Pacesetters: Tech program promotes more women in computer careers
HOUGHTON – Sophia Farquhar didn’t have a computer coding class available to her when she was in high school, but she did have one computer-focused class.
“I took a web design class,” she said.
Farquhar, who is a junior with a computer science major at Michigan Technological University, said she’s not yet certain what kind of a career she wants, but it will probably involve computers.
“I do like the design aspect,” she said. “Human-computer interactions fascinate me.”
Linda Ott, Tech professor of computer science, said since 2013, the university has been involved with a two-year program called Pacesetters created by the National Center of Women and Information Technology in Boulder, Colorado. The intent of the program is for participating institutions to develop aggressive and measurable goals to increase the number of women in the computing and technology workforce.
Last summer, Farquhar said she worked for a company in the Detroit area designing their website.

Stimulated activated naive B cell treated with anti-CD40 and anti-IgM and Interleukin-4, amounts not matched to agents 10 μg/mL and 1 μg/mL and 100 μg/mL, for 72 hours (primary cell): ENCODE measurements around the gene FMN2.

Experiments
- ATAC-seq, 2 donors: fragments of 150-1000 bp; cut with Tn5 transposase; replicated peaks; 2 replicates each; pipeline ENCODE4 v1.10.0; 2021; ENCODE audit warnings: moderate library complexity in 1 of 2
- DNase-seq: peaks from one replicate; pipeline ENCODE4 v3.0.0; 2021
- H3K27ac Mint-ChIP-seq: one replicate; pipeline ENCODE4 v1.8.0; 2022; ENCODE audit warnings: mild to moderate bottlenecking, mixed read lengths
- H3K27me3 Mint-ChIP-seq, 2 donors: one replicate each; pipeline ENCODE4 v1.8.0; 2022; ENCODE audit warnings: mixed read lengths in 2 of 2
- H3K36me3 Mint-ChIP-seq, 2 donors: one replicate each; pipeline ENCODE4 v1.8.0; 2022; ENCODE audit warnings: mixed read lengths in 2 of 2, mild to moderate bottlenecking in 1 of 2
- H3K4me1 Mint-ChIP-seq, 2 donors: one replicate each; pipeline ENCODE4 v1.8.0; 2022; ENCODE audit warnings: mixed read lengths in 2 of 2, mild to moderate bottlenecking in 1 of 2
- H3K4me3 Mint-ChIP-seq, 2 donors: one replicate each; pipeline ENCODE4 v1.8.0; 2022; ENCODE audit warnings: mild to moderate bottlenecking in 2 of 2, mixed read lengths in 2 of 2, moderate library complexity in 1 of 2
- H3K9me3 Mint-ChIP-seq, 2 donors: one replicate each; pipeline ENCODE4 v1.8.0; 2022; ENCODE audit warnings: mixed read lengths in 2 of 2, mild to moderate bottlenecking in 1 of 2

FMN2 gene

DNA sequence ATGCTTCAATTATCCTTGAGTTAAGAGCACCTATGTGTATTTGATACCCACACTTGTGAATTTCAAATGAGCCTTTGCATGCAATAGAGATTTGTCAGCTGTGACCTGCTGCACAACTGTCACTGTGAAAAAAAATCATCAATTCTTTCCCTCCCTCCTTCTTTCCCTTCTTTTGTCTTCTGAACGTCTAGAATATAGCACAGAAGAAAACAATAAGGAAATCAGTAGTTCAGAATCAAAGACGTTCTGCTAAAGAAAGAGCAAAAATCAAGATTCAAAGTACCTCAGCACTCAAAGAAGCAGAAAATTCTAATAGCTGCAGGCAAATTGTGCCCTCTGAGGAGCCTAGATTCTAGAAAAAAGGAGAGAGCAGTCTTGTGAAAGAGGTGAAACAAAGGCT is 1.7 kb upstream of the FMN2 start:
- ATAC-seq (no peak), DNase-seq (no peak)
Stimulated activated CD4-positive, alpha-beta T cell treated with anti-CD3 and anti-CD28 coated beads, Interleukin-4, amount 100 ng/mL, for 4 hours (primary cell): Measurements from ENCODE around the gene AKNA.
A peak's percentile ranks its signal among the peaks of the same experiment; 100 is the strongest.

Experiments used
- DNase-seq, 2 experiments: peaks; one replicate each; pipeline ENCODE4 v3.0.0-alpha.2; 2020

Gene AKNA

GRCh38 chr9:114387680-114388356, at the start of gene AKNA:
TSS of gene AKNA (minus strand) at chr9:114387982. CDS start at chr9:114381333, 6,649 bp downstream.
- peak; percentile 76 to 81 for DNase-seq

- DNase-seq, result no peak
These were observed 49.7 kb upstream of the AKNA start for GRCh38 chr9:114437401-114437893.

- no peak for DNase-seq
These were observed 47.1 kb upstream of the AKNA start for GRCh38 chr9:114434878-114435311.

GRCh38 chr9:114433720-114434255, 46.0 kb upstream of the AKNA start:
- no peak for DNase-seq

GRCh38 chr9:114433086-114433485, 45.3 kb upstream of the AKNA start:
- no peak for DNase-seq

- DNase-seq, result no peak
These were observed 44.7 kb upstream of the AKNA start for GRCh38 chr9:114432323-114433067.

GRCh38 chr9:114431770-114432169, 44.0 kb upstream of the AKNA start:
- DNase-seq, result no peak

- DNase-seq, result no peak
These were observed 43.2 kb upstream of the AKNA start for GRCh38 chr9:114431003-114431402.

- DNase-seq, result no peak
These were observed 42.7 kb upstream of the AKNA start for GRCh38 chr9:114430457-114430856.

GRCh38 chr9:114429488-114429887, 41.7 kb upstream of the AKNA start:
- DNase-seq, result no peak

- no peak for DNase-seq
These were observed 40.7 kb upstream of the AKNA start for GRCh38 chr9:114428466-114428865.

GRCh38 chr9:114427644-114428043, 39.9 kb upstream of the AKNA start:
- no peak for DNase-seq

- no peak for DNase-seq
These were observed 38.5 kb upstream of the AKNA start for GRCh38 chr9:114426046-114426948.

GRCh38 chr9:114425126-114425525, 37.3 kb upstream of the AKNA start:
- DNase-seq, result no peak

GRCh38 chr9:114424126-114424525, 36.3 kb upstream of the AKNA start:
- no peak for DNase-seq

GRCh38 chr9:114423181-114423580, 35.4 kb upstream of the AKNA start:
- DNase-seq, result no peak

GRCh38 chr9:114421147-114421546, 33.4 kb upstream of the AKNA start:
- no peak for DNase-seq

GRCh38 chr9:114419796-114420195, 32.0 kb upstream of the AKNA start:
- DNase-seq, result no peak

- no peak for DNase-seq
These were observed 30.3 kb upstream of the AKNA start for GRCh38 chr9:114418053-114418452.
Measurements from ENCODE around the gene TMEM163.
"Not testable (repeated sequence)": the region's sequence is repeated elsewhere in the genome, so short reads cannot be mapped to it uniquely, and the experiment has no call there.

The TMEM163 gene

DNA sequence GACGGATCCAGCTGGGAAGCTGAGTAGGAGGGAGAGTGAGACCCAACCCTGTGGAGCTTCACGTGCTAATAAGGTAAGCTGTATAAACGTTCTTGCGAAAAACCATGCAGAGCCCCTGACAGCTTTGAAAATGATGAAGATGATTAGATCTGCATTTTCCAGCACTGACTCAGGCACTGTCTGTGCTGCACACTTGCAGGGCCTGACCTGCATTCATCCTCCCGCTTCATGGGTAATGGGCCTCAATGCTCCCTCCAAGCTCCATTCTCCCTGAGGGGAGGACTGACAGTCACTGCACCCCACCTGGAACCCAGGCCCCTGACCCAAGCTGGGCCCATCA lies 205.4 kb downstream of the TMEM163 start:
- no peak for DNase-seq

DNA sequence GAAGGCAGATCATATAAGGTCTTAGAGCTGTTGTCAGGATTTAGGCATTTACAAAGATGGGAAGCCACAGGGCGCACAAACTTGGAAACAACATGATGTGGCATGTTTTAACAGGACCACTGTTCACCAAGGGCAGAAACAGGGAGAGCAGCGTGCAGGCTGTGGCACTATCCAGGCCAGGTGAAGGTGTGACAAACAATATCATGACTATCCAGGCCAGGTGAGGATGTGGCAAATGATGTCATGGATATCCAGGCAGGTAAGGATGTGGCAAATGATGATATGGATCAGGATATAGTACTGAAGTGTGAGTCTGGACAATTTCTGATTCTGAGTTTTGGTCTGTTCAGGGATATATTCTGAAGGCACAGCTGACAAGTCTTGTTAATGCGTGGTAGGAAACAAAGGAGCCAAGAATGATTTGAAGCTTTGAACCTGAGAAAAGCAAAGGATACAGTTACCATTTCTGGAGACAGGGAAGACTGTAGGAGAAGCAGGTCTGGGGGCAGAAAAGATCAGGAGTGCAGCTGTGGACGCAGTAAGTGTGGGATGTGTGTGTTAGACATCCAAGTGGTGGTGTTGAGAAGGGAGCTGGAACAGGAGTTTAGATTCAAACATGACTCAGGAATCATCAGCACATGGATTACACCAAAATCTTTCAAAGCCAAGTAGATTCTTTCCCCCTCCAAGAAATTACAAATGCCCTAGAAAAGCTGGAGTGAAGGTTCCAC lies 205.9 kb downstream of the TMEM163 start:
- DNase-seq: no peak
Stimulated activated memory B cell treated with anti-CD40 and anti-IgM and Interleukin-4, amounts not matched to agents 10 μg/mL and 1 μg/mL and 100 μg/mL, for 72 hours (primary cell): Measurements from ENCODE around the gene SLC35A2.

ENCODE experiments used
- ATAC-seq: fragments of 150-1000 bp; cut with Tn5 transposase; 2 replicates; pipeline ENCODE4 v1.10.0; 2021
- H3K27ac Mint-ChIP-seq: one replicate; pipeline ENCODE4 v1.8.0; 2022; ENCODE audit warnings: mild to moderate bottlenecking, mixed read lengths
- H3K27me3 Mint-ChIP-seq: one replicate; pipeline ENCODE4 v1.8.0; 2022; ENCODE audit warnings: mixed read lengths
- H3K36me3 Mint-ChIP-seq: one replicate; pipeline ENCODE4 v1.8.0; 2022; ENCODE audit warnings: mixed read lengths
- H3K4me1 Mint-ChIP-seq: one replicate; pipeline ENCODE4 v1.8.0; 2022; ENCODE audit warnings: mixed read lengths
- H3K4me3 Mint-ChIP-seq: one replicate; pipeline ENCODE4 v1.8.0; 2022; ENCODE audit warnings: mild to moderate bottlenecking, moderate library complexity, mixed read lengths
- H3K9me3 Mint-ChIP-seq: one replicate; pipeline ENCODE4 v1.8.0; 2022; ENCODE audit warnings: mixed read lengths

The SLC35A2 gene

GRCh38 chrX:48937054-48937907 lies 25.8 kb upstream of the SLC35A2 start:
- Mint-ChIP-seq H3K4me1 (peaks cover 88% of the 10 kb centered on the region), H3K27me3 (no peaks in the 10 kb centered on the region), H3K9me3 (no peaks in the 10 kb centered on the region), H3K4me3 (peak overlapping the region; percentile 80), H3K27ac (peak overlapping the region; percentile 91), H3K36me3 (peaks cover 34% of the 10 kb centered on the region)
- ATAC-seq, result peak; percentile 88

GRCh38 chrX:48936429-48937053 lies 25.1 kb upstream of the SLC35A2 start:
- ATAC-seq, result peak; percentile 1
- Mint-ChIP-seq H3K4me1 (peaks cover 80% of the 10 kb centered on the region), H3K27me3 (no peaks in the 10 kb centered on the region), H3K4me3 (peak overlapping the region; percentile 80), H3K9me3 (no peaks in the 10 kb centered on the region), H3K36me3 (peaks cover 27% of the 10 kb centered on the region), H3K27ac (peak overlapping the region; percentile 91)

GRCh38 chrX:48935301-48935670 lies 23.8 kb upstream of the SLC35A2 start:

“It was nice,” she said. “They were a small company.”
Because the company was small, Farquhar said she had a great deal of latitude in how she worked making the website. She was one of two women doing computer work, but there were fewer than 10 people in the company, so the ratio of men to women wasn’t so bad.
Hannah Wilder will be graduating this year with a degree in computer science and statistics, and she already has a job at Domino’s Pizza in Ann Arbor waiting for her, but she won’t be designing software.
“What I will be doing is more programming on the fly,” she said.
She will be working on programs that helps stores keep track of their inventory, Wilder said.
Wilder said she did have some coding classes at downstate Grand Haven High School.
“We had that for one quarter,” she said.
Next semester, Wilder said she will be doing some independent study in computing.
“I created this program that did astronomy math,” she said.
Wilder said her experience at Tech gave her good training in technical concepts, which should help her with developing a career.
“The education we got here allows (us) to do that,” she said.